Mary Helen Berlanga, D-Corpus Christi, said the standards ignore the Ku Klux Klan in Texas, Texas Rangers “killing Mexican-Americans without justification” and the U.S. Army’s role in the attempted extermination of American Indians.
“Until we are ready to tell the truth about history, we don’t have a good history or a good social studies curriculum for Texas,” she said.
She had failed in an attempt earlier in the meeting to get the history standards to identify Tejanos who fell defending the Alamo.
The board majority’s conservative approach to “culture, government and the changing political landscape” was impossible 13 years ago when the social studies curriculum last was updated, said David Bradley, R-Beaumont.
“There’s been a cultural and political shift in Texas, at least in the policy-making level,” he said. “We all represent a constituency. Elections matter.”
In 1997, Bradley was on the losing end of an 11-4 vote. Every conservative-pushed amendment got tabled then, he recalled.
Shifting demographics and political winds likely will produce yet another outcome when Texas tackles the standards again sometime after 2020, Bradley acknowledged.
“Mary Helen may have her wish, and it will be the Hispanic Education Agency,” he said.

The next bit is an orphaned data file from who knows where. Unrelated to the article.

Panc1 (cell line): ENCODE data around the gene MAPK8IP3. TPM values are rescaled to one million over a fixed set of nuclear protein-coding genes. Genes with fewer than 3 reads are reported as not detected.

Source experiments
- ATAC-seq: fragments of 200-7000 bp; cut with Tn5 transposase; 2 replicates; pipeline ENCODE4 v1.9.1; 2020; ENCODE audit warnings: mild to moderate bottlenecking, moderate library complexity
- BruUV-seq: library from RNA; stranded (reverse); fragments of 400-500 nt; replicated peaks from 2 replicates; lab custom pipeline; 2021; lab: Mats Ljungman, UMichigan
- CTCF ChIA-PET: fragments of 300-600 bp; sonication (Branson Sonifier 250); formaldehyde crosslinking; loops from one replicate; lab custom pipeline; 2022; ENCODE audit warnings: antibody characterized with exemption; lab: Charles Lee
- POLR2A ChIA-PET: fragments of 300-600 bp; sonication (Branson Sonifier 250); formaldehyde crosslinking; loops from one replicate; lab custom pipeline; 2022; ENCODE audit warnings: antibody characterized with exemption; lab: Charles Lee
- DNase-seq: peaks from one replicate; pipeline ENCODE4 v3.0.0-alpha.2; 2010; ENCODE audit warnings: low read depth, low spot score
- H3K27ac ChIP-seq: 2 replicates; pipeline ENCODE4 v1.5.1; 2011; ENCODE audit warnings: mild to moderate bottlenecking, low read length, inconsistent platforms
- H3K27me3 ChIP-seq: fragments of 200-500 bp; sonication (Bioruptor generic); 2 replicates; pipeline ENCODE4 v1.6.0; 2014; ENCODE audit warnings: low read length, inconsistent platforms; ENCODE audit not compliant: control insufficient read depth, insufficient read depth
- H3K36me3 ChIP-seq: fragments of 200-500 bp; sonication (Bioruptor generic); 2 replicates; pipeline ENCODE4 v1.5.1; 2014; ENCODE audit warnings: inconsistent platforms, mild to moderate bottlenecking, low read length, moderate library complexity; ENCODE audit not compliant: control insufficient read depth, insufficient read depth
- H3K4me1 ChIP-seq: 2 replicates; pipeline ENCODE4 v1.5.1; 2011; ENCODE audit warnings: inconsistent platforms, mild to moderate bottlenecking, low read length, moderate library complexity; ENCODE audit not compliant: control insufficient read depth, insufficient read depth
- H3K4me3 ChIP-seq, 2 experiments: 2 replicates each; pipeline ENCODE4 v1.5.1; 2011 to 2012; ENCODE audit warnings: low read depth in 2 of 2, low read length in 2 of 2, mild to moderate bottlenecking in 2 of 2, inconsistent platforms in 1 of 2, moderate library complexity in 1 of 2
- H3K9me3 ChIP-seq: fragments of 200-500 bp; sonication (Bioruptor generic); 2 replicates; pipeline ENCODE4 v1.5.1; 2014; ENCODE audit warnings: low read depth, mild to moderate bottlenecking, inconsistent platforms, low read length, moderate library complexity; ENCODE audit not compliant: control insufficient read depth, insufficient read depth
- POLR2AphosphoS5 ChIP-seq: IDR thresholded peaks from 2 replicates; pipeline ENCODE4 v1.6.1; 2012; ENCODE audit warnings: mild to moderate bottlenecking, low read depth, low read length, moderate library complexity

At least until then, the proposed standards are aligned with the Republican Party platform’s traditional call for limited government, regulation and taxation.
Although the proposal is “fair, accurate and well-balanced,” it could stand improvement before final action, said Bob Craig, R-Lubbock.
Craig and Lawrence Allen Jr., D-Houston, said they were concerned about its length. It has nearly 300 historical figures and prominent people for students to study.
Some board members failed Friday to restore “hip- hop” music to the draft proposal’s high school social studies standard on culture.
Experts had recommended students study the impact of cultural movements in art, music and literature, such as Tin Pan Alley, the Beat Generation, rock and roll, the Chicano Mural Movement, country-western music and hip-hop. The board’s seven social conservatives, joined by Geraldine “Tincy” Miller, R-Dallas, considered some of the hip-hop lyrics offensive and voted to eliminate hip-hop as an option for students to consider.
Rick Agosto, D-San Antonio, said it was a double standard to delete hip-hop, but retain the Beat Generation, a genre that rejected mainstream values and celebrated illegal drugs and alternative sex. He pushed for it to be dropped from the standard, but was unsuccessful.
The board’s success in exposing students to more conservative government and cultural principles follows similar efforts in recent years to put a more conservative imprint on other public school subjects, including a back-to-basics English language arts and reading curriculum two years ago and adding caveats to the teaching of evolution when adopting new biology curriculum standards last year.
The document faces a public hearing and a final board vote in May.”
Comment: Sixty plus years ago as a student, I remember a chapter in America’s Manifest Destiny move to unite the West with the East called, “Empire Builders”.
The next year with a replacement text, that same chapter was called, “Robber Barons”.
I wonder which political party won the texbook war that year?